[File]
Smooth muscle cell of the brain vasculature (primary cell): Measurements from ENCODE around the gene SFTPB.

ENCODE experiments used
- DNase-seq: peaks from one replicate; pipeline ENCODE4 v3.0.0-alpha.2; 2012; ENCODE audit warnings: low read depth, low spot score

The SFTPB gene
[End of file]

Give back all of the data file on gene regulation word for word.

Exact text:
Smooth muscle cell of the brain vasculature (primary cell): Measurements from ENCODE around the gene SFTPB.

ENCODE experiments used
- DNase-seq: peaks from one replicate; pipeline ENCODE4 v3.0.0-alpha.2; 2012; ENCODE audit warnings: low read depth, low spot score

The SFTPB gene